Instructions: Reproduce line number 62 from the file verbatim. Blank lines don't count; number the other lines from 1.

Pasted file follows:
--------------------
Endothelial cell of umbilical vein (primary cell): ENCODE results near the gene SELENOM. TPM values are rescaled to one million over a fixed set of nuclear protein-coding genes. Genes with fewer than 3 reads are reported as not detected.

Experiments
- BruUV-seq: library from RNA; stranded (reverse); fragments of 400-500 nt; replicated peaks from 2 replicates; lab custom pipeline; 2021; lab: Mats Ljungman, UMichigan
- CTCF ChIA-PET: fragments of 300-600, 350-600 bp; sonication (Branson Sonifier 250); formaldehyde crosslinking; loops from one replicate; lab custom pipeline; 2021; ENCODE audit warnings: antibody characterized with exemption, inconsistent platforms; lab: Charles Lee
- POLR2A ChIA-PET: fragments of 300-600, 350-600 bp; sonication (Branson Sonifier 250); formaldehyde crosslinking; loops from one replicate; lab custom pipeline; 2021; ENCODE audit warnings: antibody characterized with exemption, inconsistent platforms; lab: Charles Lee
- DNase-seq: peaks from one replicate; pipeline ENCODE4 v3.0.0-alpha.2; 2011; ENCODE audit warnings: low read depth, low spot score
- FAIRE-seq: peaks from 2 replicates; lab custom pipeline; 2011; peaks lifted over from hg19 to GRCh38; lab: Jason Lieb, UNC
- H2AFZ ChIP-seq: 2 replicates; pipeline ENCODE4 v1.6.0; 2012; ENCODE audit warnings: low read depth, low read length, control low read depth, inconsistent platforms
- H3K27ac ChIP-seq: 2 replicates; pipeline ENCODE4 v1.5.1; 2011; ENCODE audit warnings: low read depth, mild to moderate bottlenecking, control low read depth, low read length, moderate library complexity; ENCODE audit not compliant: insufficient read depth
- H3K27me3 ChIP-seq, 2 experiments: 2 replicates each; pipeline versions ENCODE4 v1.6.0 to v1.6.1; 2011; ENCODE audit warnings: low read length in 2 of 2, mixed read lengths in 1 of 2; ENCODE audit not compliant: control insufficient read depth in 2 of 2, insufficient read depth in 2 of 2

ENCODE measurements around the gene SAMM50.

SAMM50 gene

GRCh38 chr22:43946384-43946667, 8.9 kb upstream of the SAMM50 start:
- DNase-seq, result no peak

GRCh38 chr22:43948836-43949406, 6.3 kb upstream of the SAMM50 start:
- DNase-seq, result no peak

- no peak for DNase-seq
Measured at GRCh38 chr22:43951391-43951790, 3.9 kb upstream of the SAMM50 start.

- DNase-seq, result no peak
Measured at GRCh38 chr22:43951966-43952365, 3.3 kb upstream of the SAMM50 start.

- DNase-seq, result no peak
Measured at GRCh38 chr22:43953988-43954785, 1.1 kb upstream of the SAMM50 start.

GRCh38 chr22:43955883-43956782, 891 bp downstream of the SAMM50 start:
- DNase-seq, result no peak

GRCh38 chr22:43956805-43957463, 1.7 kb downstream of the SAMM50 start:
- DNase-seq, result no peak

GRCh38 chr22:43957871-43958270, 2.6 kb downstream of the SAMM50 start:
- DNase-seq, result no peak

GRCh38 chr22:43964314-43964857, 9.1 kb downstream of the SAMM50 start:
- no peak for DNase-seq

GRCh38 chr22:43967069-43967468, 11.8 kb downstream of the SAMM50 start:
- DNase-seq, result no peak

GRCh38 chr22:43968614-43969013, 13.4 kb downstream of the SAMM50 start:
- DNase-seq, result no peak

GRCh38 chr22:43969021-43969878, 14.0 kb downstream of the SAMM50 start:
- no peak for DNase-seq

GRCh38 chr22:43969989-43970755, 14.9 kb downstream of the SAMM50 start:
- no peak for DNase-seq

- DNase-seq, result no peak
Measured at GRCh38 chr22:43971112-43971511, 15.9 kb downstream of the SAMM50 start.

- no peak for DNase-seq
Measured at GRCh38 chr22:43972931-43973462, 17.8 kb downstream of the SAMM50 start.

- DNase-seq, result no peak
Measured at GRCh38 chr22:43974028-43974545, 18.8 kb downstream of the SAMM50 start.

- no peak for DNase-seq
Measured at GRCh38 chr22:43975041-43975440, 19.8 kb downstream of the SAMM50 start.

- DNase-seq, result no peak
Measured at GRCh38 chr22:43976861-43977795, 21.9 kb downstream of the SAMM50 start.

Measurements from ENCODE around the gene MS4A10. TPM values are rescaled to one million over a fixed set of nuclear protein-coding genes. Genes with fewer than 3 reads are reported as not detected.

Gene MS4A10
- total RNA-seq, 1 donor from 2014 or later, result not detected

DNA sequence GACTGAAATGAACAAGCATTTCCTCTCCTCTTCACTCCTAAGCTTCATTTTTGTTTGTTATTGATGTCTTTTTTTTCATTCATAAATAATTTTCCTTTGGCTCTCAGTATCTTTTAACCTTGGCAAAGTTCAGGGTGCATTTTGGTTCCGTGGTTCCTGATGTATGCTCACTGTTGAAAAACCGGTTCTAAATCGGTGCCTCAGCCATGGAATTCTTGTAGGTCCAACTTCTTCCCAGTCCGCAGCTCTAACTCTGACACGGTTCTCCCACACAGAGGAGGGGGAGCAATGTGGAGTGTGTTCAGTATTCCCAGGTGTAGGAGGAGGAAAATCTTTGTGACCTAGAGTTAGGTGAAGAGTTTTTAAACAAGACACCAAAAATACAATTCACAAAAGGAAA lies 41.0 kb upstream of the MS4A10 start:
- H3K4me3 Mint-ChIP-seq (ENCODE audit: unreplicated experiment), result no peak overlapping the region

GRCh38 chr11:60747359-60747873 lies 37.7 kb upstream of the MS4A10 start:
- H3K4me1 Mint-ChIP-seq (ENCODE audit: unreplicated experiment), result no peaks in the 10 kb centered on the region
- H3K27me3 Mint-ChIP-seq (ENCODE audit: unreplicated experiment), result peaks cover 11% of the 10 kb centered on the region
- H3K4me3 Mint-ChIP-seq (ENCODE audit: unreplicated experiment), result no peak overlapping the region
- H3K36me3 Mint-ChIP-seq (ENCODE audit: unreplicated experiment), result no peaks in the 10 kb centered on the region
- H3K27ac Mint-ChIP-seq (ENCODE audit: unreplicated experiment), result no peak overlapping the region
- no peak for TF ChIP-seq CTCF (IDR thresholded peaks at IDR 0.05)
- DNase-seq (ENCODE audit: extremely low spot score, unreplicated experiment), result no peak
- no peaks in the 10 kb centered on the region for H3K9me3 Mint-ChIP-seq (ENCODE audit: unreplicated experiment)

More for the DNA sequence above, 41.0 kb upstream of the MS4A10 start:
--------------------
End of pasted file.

- no peaks in the 10 kb centered on the region for H3K9me3 Mint-ChIP-seq (ENCODE audit: unreplicated experiment)